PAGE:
In the USA, such things are not as unusual (although still uncommon) and the two things exceptional about Shaver’s case are that the victim (Are we allowed to say “victim”? “Extrajudicial killee maybe?) was not black and that the shooter was even prosecuted at all.

It is easy to get complacent and to accept these events as normal. In times of trouble the idea of empowering the state to conduct “extrajudicial killing” might be an easy populist sell. Think of the FBI under J Edgar Hoover in which his “G Men” were promoted as popular heroes despite being every bit as lawless and violent as the gangsters they imagined they were so much above. Think of the killing squads of Rodrigo Duterte’s Philippines, who no doubt imagine that they are somehow better than the people they kill. This is the road to Hell and it is paved far more with self-aggrandisement and self-delusion than with any actual good intentions.

Think about how damaging the secret “Shoot To Kill” policy in Northern Ireland was. It enabled the terrorists to play the role of victims and to raise funds and recruit new members off of their perceived victimhood. It made the state appear arbitrary, cruel and lawless which are exactly the attributes that the terrorists need in order to create an impression of moral equivalence between themselves and the state.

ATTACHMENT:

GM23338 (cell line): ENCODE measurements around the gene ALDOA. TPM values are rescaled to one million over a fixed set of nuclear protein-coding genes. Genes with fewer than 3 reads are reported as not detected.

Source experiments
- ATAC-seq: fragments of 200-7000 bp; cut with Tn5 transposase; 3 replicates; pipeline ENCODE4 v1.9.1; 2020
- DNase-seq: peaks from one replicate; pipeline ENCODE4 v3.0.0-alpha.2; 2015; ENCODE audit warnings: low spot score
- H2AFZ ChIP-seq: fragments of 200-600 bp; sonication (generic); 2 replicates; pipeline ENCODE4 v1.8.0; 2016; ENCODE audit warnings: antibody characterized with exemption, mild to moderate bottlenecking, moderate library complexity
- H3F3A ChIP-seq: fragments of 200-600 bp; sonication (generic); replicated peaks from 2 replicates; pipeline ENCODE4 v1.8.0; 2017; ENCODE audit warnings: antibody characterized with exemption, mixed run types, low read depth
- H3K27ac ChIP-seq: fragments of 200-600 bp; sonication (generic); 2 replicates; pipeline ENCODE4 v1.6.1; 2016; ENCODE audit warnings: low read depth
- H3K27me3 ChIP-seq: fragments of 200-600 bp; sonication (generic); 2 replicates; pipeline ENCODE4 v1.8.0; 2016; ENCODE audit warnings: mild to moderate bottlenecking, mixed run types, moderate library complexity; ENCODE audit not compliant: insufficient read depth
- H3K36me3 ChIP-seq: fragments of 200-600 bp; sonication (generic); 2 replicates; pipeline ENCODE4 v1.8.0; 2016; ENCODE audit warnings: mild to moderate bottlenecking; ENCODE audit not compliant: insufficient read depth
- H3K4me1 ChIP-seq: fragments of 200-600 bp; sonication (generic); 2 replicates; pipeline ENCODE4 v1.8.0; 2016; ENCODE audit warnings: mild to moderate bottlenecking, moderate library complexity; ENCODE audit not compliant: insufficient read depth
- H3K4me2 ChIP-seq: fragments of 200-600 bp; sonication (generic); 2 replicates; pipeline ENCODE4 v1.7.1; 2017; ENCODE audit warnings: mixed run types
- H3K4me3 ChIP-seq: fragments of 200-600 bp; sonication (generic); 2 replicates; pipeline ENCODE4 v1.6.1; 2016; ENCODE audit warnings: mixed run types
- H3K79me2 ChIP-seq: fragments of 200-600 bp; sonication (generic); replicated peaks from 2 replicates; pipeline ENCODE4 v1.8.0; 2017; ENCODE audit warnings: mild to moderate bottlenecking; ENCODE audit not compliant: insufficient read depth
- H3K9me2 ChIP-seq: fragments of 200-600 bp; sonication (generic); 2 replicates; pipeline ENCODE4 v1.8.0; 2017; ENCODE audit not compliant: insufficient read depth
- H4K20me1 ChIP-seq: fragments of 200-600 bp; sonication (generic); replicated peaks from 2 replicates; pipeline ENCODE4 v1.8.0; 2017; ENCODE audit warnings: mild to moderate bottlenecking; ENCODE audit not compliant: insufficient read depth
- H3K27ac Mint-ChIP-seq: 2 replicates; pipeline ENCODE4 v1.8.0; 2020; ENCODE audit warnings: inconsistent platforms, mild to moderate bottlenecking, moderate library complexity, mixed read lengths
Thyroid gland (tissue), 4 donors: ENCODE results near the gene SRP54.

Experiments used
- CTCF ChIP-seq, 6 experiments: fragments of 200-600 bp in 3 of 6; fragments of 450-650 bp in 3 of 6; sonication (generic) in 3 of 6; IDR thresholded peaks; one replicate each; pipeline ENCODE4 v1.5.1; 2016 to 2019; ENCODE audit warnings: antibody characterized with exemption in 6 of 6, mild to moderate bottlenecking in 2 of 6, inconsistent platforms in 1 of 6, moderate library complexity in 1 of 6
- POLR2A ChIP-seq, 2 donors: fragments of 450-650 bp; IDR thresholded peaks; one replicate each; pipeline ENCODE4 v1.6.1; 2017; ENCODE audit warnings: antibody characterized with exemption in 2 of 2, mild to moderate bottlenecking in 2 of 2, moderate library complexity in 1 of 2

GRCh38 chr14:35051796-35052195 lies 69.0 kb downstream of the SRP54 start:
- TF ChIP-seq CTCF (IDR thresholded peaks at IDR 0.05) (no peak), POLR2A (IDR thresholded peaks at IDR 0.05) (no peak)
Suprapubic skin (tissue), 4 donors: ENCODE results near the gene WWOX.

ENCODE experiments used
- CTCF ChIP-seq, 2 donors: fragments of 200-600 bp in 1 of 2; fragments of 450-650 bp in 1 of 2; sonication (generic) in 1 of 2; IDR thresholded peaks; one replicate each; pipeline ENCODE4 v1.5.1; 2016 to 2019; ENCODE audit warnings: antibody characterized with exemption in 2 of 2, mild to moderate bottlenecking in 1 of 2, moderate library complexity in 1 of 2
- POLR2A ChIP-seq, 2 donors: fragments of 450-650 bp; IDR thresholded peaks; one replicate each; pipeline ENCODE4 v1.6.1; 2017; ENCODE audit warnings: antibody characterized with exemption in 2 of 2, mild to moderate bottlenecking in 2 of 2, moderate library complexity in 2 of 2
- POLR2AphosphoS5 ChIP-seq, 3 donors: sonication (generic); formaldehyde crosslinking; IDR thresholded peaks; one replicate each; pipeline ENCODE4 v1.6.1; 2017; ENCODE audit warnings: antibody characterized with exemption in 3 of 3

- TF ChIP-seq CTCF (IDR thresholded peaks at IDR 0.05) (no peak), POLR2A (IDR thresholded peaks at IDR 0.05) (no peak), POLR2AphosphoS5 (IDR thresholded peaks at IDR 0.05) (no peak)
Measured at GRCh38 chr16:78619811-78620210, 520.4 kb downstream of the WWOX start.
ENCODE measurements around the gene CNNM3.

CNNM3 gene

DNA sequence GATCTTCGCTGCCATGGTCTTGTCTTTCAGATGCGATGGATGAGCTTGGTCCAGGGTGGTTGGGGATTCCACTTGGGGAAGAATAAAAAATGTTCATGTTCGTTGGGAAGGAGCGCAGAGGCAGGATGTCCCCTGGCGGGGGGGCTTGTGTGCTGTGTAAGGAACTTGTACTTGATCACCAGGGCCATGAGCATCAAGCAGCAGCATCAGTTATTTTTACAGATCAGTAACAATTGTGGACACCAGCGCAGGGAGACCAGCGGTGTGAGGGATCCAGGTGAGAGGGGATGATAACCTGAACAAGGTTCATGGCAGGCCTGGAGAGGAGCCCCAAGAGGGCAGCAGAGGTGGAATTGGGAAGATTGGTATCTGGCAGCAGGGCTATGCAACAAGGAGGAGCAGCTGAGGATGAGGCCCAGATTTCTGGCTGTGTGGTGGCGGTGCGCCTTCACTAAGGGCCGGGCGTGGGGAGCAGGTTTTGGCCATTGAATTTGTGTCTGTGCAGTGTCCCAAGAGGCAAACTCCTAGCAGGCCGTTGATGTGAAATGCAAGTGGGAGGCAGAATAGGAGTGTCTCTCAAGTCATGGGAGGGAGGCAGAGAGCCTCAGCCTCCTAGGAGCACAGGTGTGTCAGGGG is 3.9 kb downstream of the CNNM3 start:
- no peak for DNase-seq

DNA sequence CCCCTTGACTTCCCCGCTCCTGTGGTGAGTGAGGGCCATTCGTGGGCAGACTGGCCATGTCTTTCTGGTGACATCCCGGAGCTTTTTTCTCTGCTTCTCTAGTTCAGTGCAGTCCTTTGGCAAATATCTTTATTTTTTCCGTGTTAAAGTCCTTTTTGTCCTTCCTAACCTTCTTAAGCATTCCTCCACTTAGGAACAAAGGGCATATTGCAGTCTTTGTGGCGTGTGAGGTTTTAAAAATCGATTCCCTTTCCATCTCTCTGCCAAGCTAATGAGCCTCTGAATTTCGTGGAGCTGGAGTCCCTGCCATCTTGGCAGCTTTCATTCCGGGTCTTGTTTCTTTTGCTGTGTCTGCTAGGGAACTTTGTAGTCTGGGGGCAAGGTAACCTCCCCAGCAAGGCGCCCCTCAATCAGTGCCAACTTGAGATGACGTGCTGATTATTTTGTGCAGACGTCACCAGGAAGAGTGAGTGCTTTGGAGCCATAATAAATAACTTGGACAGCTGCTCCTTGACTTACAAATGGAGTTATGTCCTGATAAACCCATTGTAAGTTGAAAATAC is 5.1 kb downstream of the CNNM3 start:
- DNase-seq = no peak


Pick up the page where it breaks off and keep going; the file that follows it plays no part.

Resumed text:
Now, given that we already tried this once and it blew up in our faces, please hold your nose and contemplate the abject idiocy of Gavin Williamson’s open call to run a shoot to kill policy on British Terrorists returning to the UK. Yes, as pretty much everybody points out. That ain’t legal. That ain’t how it’s done!

So now I need to say some things so basic that it is humiliating to need to say them:

  • Everybody is entitled to the protection of law, no matter what they have done.
  • Everybody is entitled to a fair and open trial, no matter what they have done. If they really are as bad as you think then this will show the world that you are right. If you are mistaken then this will be found out before the harm is irreparable.